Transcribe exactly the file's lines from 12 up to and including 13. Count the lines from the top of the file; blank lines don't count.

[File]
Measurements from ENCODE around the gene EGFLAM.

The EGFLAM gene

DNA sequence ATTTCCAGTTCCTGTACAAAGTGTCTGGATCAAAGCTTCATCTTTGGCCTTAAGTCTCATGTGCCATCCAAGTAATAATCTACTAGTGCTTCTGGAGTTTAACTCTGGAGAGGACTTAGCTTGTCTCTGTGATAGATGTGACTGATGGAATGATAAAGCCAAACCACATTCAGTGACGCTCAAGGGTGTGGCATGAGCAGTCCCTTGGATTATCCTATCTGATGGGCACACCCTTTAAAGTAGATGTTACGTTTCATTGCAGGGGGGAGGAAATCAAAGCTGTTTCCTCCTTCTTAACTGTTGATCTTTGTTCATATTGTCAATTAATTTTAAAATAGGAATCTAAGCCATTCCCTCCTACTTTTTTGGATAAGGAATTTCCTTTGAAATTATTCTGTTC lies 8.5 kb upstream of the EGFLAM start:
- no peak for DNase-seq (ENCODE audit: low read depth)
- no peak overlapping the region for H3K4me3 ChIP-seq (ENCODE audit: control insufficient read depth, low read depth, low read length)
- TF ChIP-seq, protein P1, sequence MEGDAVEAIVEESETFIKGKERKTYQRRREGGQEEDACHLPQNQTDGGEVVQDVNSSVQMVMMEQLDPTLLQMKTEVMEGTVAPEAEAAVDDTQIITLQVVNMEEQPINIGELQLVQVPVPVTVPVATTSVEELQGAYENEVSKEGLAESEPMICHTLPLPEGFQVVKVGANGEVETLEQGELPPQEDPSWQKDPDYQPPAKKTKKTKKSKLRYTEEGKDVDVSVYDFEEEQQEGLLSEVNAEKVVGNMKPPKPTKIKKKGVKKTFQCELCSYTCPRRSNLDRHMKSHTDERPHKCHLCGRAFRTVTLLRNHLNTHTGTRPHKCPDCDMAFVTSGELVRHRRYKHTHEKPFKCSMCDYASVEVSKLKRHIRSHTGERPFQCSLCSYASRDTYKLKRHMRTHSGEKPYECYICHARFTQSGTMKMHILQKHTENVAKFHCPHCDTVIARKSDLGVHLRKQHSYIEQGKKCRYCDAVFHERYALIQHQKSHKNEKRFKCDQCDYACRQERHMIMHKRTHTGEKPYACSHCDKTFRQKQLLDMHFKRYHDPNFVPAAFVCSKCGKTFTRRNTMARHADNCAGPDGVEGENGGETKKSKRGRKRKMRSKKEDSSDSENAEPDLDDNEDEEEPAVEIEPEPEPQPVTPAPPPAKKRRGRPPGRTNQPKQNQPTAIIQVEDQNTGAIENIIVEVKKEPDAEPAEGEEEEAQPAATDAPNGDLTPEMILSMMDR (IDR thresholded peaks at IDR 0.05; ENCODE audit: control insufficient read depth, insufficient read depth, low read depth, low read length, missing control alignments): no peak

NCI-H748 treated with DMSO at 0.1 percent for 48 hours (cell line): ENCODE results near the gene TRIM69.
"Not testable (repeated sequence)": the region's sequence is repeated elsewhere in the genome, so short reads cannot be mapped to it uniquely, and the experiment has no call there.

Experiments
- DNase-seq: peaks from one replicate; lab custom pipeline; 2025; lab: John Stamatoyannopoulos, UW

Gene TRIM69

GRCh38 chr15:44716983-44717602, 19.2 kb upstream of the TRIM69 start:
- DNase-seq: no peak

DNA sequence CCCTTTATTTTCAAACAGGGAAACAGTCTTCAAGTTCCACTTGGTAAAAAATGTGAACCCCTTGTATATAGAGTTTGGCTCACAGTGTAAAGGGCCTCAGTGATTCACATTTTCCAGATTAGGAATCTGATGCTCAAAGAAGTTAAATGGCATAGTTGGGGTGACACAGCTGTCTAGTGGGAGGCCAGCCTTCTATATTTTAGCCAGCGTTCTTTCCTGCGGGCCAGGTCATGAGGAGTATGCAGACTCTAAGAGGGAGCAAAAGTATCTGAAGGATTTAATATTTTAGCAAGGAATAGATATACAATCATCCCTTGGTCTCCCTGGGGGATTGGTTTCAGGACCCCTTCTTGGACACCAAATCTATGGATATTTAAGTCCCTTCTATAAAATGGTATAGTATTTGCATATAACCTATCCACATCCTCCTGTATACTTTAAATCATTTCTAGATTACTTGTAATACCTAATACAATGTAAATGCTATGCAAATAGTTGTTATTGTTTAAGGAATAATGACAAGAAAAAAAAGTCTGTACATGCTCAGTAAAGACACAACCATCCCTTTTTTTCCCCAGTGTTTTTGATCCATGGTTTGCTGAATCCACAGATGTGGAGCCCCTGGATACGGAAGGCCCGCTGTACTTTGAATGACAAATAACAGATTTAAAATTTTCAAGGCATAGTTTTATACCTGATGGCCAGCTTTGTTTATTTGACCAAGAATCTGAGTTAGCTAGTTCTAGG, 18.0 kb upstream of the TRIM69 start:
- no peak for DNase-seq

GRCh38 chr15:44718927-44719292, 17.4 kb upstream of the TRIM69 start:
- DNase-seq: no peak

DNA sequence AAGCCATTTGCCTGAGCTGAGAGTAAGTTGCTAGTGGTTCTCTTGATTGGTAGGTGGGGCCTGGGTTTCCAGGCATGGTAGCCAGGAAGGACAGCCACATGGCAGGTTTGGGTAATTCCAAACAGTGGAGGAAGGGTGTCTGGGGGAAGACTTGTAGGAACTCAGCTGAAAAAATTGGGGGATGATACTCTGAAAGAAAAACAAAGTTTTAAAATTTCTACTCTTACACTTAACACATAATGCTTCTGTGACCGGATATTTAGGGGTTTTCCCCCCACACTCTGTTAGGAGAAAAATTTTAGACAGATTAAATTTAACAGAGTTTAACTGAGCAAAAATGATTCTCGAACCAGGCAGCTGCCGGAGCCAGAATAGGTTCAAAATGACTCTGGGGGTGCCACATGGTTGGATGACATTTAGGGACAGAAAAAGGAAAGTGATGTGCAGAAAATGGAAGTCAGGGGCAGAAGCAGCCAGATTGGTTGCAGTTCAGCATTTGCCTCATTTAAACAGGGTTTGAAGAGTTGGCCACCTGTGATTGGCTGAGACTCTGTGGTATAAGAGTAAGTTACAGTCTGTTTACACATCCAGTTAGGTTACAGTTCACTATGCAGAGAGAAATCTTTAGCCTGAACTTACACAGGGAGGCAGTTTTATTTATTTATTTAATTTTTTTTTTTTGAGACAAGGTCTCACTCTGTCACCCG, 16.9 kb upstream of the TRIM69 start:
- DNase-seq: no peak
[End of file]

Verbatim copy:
GRCh38 chr15:44716983-44717602, 19.2 kb upstream of the TRIM69 start:
- DNase-seq: no peak